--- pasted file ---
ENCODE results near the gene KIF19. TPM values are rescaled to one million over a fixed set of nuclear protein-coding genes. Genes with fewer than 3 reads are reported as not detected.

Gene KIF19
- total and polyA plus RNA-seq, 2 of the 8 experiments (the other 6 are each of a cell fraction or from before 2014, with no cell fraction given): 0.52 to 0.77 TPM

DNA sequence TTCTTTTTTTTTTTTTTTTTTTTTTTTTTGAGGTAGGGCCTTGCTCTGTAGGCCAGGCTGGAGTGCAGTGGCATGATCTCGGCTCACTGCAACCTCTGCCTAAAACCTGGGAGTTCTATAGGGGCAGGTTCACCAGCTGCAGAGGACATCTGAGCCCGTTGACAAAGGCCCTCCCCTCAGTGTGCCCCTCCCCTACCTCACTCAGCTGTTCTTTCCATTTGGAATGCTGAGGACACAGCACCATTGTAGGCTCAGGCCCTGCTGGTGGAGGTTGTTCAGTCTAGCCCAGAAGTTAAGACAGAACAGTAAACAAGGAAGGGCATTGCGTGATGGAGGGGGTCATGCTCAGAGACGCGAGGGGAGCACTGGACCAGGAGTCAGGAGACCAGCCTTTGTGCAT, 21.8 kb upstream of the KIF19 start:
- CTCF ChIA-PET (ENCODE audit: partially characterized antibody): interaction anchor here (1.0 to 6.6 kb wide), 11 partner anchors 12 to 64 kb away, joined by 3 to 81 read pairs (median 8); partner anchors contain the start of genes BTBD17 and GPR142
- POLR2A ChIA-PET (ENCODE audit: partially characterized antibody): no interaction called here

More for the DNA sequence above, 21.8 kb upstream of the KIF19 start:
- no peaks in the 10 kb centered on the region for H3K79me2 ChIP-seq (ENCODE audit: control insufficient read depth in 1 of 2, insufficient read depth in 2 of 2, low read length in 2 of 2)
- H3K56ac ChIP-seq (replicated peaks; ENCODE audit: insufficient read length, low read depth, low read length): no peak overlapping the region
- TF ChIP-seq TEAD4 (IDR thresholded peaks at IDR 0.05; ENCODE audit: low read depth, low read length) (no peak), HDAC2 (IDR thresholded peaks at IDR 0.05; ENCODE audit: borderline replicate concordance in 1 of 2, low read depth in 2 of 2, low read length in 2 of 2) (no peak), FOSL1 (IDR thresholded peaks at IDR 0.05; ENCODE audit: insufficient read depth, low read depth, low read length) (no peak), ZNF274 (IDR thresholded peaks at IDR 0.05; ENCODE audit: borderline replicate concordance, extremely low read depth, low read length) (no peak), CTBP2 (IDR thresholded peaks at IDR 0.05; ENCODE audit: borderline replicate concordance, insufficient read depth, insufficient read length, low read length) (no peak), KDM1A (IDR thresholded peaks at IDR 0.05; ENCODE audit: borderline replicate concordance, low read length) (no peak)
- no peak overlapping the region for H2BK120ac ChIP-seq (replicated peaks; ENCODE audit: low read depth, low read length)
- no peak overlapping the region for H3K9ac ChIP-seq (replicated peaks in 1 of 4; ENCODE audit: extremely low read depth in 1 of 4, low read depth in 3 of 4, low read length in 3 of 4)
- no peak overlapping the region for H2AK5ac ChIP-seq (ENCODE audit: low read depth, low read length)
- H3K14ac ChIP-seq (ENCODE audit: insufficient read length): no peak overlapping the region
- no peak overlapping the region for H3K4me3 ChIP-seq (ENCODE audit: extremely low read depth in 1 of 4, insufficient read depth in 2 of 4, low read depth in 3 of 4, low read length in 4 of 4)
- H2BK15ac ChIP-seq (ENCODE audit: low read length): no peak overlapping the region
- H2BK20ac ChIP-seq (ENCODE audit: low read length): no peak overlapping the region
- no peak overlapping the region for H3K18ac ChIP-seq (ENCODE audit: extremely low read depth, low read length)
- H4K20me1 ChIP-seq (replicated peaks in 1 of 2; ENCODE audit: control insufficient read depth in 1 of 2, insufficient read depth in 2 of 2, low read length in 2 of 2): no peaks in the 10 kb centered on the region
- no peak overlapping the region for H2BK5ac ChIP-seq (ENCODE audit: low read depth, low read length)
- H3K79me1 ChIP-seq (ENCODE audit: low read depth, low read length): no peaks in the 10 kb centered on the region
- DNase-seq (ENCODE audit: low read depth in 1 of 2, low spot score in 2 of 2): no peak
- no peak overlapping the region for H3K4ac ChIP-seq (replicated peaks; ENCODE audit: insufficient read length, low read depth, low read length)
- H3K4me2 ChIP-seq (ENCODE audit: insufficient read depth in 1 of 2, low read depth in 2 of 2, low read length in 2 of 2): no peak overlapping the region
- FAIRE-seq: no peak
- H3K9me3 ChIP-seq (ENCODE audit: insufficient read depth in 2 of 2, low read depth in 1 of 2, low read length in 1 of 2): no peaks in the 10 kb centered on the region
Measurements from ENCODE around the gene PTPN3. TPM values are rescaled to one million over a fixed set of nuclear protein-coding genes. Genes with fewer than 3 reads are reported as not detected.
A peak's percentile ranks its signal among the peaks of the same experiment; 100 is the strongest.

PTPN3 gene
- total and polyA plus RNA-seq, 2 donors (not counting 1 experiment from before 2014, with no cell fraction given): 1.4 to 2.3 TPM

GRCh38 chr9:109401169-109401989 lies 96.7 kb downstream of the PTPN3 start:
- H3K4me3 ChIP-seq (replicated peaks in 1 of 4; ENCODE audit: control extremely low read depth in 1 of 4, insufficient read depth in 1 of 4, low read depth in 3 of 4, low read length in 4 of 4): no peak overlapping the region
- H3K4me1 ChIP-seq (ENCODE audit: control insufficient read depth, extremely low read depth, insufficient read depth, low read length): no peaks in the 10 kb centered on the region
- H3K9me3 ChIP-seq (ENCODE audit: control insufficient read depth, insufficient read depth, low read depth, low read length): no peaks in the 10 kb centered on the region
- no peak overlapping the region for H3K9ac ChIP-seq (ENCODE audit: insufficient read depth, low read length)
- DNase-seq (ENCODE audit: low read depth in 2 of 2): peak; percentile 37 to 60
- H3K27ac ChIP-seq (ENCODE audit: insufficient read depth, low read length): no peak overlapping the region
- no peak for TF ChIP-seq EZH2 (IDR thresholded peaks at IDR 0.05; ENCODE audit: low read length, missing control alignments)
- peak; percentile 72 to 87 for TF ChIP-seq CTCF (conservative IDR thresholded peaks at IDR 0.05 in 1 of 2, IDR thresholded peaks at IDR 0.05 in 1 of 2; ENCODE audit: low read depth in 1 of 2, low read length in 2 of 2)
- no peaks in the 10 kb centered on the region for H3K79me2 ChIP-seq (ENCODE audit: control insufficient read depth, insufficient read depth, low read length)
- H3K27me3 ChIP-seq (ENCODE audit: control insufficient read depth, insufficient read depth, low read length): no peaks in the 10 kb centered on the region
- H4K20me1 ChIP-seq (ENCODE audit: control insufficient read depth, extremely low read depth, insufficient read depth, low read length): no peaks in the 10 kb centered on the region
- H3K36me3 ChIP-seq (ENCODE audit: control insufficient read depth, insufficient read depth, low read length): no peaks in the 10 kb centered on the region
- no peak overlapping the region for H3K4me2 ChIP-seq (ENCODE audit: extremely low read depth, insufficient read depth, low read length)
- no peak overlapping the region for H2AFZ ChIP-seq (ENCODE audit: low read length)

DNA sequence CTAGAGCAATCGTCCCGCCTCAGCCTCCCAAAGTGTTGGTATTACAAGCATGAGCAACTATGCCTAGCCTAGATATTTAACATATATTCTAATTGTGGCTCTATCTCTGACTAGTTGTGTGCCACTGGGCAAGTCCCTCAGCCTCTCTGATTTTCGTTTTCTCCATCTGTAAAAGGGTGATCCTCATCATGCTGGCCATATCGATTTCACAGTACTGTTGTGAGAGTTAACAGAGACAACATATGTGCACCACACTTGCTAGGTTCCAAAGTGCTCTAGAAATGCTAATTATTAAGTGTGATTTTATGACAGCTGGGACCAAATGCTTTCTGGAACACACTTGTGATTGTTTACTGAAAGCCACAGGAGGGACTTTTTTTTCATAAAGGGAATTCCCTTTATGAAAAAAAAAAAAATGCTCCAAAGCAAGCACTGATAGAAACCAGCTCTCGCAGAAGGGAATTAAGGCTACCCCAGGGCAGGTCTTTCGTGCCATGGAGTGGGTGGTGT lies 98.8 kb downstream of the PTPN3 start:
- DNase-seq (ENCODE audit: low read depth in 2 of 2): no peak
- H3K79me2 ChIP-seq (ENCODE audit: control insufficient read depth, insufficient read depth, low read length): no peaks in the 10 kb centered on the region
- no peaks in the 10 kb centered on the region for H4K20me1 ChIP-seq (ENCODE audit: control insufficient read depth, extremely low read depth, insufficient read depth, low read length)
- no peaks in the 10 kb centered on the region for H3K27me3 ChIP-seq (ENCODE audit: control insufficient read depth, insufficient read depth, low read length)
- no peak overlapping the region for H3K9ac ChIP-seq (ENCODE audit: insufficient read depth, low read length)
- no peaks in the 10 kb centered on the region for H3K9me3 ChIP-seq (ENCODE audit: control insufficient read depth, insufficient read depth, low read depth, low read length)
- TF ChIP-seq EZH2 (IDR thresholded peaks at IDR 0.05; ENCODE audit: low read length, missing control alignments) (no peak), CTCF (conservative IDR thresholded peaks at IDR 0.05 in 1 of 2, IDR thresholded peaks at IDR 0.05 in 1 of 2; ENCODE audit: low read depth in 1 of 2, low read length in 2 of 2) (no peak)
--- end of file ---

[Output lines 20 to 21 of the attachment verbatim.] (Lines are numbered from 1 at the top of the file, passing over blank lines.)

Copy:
- no peak overlapping the region for H2BK5ac ChIP-seq (ENCODE audit: low read depth, low read length)
- H3K79me1 ChIP-seq (ENCODE audit: low read depth, low read length): no peaks in the 10 kb centered on the region